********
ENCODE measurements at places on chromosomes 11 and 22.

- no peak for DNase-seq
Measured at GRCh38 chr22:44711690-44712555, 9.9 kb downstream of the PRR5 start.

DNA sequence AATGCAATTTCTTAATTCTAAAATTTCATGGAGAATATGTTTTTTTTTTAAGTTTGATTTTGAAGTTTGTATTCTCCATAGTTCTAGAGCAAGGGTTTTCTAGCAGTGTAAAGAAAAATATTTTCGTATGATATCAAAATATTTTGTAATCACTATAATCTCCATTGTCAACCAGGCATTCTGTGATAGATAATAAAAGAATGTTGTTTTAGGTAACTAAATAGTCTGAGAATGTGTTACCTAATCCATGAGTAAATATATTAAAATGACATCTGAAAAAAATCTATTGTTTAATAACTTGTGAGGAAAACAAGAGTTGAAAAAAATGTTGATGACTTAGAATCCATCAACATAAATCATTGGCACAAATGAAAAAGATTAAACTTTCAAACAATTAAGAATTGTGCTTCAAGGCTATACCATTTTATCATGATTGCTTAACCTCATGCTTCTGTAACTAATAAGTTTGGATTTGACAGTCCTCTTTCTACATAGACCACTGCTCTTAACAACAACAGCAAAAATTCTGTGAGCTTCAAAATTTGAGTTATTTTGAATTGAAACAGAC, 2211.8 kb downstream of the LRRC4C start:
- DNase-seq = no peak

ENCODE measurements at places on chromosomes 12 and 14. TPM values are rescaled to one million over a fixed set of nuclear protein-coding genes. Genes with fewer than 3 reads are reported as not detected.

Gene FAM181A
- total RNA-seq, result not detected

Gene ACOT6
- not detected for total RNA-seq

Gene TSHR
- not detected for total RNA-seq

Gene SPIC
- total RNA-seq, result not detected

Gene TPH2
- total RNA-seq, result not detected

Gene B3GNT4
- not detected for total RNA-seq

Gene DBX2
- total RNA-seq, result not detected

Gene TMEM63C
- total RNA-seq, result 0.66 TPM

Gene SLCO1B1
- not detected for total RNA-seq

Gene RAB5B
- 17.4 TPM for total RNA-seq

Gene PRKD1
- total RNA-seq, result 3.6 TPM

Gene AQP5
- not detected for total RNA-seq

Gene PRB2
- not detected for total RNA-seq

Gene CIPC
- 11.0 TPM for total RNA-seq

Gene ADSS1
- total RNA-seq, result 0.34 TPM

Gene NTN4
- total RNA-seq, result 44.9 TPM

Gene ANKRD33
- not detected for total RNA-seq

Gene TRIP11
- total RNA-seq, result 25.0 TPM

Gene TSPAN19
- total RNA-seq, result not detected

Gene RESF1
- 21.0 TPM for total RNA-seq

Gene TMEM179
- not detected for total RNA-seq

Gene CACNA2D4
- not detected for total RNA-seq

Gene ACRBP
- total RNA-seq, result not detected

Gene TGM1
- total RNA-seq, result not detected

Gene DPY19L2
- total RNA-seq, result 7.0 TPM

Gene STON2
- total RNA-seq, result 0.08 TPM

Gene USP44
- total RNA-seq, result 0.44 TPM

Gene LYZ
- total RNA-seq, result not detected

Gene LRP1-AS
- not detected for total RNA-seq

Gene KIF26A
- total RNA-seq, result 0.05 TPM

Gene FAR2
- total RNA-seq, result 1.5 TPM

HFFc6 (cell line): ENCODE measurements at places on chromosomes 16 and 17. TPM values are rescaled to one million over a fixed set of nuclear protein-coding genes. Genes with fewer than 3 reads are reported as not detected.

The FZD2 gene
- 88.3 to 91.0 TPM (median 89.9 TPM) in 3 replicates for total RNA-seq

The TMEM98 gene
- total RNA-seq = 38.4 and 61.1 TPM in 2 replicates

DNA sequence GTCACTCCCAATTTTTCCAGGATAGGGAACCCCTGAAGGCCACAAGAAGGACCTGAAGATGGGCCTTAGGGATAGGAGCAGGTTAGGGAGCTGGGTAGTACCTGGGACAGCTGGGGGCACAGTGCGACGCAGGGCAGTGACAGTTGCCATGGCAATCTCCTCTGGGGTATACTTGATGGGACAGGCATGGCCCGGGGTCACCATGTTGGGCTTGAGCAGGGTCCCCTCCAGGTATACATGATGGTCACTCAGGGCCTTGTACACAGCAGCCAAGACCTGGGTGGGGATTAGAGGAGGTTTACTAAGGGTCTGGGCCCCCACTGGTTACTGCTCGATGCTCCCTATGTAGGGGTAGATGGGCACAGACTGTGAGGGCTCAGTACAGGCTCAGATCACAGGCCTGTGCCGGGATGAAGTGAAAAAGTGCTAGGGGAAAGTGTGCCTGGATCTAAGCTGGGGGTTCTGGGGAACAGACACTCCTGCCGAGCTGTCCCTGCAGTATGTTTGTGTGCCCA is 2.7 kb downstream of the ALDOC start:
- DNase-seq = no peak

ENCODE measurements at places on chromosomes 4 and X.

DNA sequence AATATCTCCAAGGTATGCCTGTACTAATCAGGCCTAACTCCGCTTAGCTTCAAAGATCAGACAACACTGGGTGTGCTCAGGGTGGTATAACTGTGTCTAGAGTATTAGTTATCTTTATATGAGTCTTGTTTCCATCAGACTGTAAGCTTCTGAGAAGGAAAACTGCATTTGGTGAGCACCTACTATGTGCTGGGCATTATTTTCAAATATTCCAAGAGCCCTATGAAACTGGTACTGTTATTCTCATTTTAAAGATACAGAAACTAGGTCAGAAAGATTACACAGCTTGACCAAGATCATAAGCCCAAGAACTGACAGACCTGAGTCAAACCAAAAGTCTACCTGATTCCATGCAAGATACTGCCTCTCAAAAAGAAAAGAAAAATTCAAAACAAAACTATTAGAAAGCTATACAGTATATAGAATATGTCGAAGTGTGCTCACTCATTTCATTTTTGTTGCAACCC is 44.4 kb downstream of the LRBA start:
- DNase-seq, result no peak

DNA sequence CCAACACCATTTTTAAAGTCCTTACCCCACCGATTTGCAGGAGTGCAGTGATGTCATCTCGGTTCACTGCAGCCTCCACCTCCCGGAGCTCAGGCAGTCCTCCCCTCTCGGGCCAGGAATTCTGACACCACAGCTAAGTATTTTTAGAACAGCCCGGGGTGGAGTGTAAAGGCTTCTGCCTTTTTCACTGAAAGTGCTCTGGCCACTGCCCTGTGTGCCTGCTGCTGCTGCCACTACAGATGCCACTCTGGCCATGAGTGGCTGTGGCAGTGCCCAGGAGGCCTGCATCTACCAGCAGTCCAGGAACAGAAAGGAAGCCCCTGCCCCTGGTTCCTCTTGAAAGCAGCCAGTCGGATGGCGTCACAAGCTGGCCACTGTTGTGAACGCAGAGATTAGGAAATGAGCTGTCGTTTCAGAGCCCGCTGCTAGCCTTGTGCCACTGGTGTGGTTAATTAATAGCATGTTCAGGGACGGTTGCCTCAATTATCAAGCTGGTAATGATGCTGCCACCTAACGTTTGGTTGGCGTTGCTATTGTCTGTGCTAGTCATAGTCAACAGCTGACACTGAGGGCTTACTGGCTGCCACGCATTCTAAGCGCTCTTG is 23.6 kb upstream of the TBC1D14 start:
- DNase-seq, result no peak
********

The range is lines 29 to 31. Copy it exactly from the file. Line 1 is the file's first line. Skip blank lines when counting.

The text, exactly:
Gene AQP5
- not detected for total RNA-seq

Gene PRB2